The most southerly Caribbean island country, Trinidad & Tobago nestles just off the coast of Venezuela.
Trinidad’s most famous of all for its much copied but never bettered Mardi Gras Carnival, big north coast beaches, wilderness wetlands and ancient rainforests, water sports and laid back atmosphere. Tiny by comparison to its near neighbour, you can drive across Tobago in under three hours. But if you’re looking for complete escapism, uncrowded coasts and easy charm, pretty resorts and intriguing history; everything you want is right here – you can always go visit Trinidad for the day.
Trinidad & Tobago is furthest south in the Caribbean archipelago with average temperatures of 27˚ year round.
The country sits outside the Caribbean ‘hurricane belt’ and is known for safe sailing waters.
Dry Season runs from December to May and is most expensive.
June to December is the Wet Season but there’s relatively little rainfall and it’s more than balanced by low costs during UK school holidays.
Trinidad’s spectacular Mardi Gras Carnival takes place in the lead up to Ash Wednesday every year, the island is never busier but it’s a once in a lifetime experience for older kids and teenagers.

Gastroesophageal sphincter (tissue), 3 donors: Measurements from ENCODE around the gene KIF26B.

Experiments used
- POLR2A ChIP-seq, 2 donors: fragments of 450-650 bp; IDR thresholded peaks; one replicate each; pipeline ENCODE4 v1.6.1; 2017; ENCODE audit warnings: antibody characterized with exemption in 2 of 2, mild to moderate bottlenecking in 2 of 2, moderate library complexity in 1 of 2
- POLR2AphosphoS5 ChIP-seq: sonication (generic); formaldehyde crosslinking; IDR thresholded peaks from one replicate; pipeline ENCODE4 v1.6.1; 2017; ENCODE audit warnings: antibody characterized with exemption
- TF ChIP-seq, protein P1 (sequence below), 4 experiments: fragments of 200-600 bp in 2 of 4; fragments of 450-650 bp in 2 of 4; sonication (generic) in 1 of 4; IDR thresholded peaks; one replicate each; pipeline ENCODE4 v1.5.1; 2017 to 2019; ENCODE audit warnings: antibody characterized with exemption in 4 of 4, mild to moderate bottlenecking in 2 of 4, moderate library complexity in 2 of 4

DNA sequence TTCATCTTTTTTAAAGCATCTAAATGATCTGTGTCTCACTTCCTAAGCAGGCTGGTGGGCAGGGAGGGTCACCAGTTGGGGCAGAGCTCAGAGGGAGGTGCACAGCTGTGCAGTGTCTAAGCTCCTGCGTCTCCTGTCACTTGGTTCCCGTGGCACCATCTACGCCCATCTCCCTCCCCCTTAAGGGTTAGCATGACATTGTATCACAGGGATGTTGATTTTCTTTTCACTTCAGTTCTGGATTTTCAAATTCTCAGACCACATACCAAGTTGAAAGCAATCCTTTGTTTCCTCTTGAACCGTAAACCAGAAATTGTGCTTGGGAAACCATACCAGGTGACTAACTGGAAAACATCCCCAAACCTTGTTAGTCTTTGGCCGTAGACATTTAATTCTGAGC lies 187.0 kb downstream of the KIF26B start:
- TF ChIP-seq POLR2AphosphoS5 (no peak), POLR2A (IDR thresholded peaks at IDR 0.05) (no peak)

Trinidad is best known for outdoor adventure holidays and Tobago is the classic Caribbean beach break.
The most commonly spoken language in Trinidad & Tobago is English.
It’s a 20 minute flight from Trinidad to Tobago and shuttle services are regular and inexpensive. Alternatively there are fast catamaran ferries between Port of Spain and Scarborough, but crossings can be a bit choppy. The public transport on both islands is fairly infrequent and journeys tend to be long. Car hire is best if you want to explore independently. Most tours and activity operators build transport to and from resorts into their ticket prices.